Banks in Europe in trouble
In the U.K., Belgium and other parts of Europe, governments step in the rescue troubled financial institutions.
Indiana Republican Mike Pence cast one of the votes against the bill: "Economic freedom means the freedom to succeed, and the freedom to fail. The decision to give the Federal Government the ability to nationalize almost every bad mortgage in America interrupts this basic truth of our free market economy, and I cannot support it."
Neither could 94 Democrats, including Lynn Woolsey of California: "President Bush and Secretary Paulson have been wrong from the start on just about everything. If you think they'll be responsible with this money, think again. I for one will be in opposition of this bailout with these major questions unanswered."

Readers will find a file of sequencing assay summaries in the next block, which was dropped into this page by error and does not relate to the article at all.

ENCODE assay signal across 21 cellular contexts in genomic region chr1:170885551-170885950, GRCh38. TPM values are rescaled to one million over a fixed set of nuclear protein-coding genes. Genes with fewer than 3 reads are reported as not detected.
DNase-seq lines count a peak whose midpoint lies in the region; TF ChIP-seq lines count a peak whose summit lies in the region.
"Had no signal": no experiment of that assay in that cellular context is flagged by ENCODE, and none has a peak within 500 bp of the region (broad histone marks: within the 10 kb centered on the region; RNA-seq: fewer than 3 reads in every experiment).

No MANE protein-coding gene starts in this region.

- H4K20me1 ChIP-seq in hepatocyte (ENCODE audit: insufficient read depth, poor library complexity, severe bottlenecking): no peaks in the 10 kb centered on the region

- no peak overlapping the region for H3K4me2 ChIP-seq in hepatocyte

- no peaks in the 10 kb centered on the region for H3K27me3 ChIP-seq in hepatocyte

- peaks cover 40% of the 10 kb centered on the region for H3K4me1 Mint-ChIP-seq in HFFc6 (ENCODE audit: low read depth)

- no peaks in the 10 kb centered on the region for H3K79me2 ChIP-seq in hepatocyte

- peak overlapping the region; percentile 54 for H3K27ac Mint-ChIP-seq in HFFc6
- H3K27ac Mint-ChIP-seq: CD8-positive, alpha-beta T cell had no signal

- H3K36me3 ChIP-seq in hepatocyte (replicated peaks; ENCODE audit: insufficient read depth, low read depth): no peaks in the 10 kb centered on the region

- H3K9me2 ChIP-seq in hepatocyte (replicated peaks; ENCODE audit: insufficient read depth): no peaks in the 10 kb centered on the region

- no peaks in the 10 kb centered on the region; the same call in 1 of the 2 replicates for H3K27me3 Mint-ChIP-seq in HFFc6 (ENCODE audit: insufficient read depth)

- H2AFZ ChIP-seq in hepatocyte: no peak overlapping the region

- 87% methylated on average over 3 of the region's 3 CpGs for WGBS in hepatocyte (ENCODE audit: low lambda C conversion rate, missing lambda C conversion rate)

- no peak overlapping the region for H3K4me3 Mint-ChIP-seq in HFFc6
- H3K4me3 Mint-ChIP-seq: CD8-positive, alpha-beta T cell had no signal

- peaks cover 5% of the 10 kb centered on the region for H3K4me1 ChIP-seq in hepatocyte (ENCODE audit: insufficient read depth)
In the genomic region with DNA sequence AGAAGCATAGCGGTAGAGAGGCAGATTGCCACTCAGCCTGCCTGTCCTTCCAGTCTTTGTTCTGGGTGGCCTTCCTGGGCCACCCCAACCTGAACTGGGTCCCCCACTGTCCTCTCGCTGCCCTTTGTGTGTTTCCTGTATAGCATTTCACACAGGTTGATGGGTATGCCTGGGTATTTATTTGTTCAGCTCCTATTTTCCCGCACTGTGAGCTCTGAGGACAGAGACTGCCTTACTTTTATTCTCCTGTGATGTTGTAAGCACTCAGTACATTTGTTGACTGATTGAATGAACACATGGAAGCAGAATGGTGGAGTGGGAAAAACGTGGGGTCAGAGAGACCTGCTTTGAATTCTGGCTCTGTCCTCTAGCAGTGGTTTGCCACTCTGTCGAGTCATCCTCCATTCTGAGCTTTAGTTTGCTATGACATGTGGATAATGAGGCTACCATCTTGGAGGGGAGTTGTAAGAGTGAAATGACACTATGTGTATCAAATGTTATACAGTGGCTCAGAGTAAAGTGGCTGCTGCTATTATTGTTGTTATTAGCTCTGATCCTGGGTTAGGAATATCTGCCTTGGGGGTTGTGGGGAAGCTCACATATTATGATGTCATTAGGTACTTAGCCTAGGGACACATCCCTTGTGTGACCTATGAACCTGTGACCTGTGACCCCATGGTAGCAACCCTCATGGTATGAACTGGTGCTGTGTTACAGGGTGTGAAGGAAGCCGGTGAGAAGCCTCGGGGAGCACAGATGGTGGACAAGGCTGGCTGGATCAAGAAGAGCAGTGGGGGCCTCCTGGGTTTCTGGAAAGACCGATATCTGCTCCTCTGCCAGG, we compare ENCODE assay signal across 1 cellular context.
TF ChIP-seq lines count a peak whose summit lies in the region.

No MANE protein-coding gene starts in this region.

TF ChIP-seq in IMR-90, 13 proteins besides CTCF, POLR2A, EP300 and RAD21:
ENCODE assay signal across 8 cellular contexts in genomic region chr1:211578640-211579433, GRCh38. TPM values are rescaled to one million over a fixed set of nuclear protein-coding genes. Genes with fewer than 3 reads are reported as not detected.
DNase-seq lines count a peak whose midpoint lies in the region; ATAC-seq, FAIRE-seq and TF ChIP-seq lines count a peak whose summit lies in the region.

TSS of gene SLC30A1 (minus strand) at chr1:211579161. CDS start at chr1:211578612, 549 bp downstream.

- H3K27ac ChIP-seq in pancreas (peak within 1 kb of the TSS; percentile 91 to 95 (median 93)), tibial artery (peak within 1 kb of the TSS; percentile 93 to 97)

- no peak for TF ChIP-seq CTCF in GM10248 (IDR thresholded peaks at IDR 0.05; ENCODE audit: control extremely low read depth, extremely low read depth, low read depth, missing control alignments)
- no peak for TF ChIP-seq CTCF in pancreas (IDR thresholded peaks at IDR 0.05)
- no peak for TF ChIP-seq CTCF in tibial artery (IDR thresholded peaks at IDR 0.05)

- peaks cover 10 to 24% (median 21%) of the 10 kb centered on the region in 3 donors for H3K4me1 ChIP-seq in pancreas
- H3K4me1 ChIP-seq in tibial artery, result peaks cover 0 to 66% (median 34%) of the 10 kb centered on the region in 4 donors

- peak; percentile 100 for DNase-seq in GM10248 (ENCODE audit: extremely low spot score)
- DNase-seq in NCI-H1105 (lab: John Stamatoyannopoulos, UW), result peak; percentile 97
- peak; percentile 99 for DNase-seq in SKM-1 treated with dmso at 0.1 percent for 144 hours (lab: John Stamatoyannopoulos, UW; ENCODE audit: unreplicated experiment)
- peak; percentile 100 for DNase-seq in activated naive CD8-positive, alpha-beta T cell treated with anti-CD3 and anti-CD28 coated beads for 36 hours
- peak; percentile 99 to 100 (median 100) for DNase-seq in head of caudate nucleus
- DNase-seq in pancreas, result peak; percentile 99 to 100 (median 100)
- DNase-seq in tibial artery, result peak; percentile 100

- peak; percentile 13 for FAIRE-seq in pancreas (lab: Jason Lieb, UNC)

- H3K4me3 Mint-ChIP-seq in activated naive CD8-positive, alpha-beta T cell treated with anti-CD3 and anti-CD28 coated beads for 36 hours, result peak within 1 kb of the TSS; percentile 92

Stocks plummeted on Wall Street with news of the bill's failure in the House.
The financial carnage in Europe isn't pretty either. In the U.K. the government stepped in to buy part of the Bradford and Bingley Bank.
In Brussels, another multi-national, multi-billion-dollar bailout saved the banking and insurance giant Fortis. Now three governments -- Belgium, the Netherlands and Luxembourg -- have a 49 percent stake in the bank.
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